doubled the pleasure of the trip. This day was the prettiest yet. Again,
rolling land and not much traffic. I was beginning to get my legs and it
felt great, but I was about a day behind schedule. Rolling into Massena
I was feeling good and decided to have a Big Mac from Mickey D’s and I
did! I figured I would ride it off in the next 100 miles. I went to a
Ramada there and was told I could not bring my bicycle into the room
(and they wonder why people don’t ride bikes more). Serendipity again:
She informed me I could keep it at the police station right behind the
motel, safe as could be. Due to some major snafus with my room (it
hadn’t been cleaned yet) they upgraded me to a luxury suite (serendipity
again) — plenty of room for a bike, but still a no-no. Being behind
schedule, as I said, I was in the lounge that night explaining my trip
and I was offered a ride to Ogdensburg some 30 miles from Massena. This
got me back on schedule for my leisurely 50 miles a day. American
Day 5: The trip became spectacular from here on. I was on the
Seaway Trail now, a car, biking and hiking highway along some historic
sites of the War of 1812. The St. Lawrence River on my right was a
beautiful sight with the island homes and major fort sites. I was on
cruise control now, flatter terrain and no wind! Had a great lunch in a
little joint, met the cook from Ottawa, Canada, and had a great
conversation about life — a little Canadian spirit! I rolled into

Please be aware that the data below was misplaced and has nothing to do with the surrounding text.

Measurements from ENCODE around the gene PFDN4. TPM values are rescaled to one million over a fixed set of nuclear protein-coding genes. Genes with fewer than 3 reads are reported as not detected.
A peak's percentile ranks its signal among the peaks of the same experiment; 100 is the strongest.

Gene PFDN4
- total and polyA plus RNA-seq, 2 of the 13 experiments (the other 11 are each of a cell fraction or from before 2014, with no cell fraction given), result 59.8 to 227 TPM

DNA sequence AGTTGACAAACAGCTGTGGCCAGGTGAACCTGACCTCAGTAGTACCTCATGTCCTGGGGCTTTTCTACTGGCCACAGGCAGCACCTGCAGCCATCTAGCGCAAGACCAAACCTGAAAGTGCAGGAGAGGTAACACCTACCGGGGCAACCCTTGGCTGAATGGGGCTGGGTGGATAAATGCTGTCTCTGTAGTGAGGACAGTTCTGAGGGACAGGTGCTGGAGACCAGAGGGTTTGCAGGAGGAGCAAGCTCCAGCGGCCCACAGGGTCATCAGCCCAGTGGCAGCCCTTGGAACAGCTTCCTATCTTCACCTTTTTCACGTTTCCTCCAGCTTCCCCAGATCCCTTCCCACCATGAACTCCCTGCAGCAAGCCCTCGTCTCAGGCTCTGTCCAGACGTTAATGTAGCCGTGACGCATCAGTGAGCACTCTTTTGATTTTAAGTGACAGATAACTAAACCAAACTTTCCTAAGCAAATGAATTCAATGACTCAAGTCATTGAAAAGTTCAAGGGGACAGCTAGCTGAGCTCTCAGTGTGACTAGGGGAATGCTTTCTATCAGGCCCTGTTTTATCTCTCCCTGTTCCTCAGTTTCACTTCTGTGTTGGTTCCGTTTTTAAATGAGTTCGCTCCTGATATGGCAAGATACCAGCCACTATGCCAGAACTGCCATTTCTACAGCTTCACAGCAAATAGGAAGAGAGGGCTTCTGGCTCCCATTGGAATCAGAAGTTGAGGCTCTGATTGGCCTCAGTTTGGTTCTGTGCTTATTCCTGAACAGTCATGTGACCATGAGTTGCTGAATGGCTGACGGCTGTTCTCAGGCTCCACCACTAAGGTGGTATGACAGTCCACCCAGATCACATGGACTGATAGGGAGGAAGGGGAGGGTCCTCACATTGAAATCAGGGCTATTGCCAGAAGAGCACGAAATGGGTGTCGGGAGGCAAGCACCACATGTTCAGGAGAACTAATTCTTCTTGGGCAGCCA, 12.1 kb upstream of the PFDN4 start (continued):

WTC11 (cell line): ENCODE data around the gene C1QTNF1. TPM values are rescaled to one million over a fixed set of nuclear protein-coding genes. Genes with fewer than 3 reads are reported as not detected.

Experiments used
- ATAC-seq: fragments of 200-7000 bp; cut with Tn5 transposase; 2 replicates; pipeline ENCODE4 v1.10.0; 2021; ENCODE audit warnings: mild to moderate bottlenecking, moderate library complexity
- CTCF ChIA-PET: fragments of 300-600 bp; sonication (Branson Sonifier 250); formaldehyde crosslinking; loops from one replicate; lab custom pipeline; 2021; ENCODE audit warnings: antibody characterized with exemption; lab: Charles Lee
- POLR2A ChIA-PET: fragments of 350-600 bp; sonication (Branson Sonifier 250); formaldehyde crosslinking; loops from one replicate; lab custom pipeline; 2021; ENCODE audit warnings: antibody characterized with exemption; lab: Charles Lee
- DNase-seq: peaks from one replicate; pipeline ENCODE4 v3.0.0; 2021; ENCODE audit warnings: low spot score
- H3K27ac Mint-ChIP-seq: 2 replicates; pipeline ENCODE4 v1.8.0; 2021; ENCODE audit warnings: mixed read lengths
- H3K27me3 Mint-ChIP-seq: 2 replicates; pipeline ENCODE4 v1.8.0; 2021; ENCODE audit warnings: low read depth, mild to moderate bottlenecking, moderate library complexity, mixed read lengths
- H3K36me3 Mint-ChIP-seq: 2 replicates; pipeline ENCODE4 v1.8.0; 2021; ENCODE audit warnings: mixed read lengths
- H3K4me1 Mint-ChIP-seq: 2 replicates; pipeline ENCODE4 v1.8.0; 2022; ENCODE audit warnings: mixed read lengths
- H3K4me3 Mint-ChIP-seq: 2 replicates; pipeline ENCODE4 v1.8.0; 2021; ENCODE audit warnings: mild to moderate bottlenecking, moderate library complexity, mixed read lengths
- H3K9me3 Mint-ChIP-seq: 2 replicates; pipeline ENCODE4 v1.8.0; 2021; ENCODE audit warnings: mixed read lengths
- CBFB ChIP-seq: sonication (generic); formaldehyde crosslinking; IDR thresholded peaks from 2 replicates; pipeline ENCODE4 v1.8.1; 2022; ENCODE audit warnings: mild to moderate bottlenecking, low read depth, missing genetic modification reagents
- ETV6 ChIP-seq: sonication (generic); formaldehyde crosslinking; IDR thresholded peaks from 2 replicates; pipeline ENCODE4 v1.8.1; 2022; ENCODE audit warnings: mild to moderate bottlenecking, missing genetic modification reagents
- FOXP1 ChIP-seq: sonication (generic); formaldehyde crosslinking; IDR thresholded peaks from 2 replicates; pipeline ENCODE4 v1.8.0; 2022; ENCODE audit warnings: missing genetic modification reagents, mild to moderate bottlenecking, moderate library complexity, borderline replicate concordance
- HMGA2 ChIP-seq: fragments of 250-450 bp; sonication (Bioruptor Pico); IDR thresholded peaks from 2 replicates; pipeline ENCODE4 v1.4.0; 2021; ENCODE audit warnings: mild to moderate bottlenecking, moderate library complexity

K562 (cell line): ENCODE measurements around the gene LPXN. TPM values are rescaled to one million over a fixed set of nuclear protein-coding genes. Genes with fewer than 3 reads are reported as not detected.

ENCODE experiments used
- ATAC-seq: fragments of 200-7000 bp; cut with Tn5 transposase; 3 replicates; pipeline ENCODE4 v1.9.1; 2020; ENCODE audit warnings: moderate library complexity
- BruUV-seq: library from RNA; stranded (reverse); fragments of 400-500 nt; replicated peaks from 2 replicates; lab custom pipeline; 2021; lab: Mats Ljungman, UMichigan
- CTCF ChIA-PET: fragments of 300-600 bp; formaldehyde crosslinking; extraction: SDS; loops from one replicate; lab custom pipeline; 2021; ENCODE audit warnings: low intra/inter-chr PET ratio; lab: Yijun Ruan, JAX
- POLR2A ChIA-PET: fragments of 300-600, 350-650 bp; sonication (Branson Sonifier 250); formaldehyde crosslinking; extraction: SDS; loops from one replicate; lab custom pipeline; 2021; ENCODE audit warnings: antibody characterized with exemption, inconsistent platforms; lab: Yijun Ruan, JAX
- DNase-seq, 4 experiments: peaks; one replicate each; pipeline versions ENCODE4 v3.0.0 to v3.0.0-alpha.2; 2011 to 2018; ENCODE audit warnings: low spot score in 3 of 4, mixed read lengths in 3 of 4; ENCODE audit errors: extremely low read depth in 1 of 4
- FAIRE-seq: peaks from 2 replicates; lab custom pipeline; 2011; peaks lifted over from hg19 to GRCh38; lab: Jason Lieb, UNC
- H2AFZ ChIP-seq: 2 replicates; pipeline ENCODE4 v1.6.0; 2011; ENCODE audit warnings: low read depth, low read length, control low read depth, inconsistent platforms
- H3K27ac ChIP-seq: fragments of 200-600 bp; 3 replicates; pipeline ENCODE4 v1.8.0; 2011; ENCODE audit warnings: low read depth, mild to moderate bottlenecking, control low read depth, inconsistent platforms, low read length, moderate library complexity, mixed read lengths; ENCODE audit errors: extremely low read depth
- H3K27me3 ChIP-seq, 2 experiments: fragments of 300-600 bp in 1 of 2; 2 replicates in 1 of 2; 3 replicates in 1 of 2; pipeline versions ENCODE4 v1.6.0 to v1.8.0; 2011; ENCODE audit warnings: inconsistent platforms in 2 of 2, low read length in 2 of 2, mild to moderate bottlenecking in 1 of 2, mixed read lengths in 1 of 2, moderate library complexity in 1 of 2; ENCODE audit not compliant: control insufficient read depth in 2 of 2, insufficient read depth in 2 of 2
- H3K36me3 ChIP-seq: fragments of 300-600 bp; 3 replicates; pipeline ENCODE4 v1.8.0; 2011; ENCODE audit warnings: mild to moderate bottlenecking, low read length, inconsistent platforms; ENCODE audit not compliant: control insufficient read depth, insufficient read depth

Alexandria Bay, a great tourist area, and by this time I was ready to
mingle with the local crowds. I had a great dinner and hit a few of the
nightspots — of course, with some direction from the friendly American
Day 6: From Alex Bay (that’s what the locals call it) it was
an uneventful day. It was somewhat hot, and I was coming into the
biggest city to date. I found a motel, had dinner, brought a bottle of
wine back to the room, watched TV and reflected on the trip. I was
feeling a little down because I had only one day left, so I started
thinking about next summer’s trip!
Day 7: The final day. Heading towards Henderson Harbor I had
my first tailwind. I couldn’t believe it! Here I was still loaded going
18-20 mph. Bring on Lance Armstrong! I bet he still never rides with
fully loaded panniers. I was going to have lunch in Sackets Harbor, but
I made such good time I had a late breakfast, and what a breakfast it
was! French Toast Royal! The name of the place was “Tin Pan Galley” and
I ate in a shaded courtyard. It was a stunningly beautiful scene. Sackets
Harbor was a major colonial fort and is a historical tourist attraction.
People I talked to knew all about the Kentucky Derby, as this is where
the owners of Funnycide lived, known as the Sacket Six. The day was warm
and sunny and I was ecstatic. Twelve miles down the road lay my
destination, and I rode more slowly to make it last a little longer. And
so I arrived in Henderson Harbor, where I was greeted by my
sister-in-law, Lisa Pound, and her two children, Lindsey Robert and
Danielle. The kids were incredulous about my ride, but my sunburn
convinced them. Teresa arrived the next day and our visit went well, and
we flew back to Louisville.
This year, Teresa says we will do the trip from the opposite direction
on the Seaway Trail starting from Rochester. We’re planning that ride as
I write about this one.
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web posted: 2 May 2004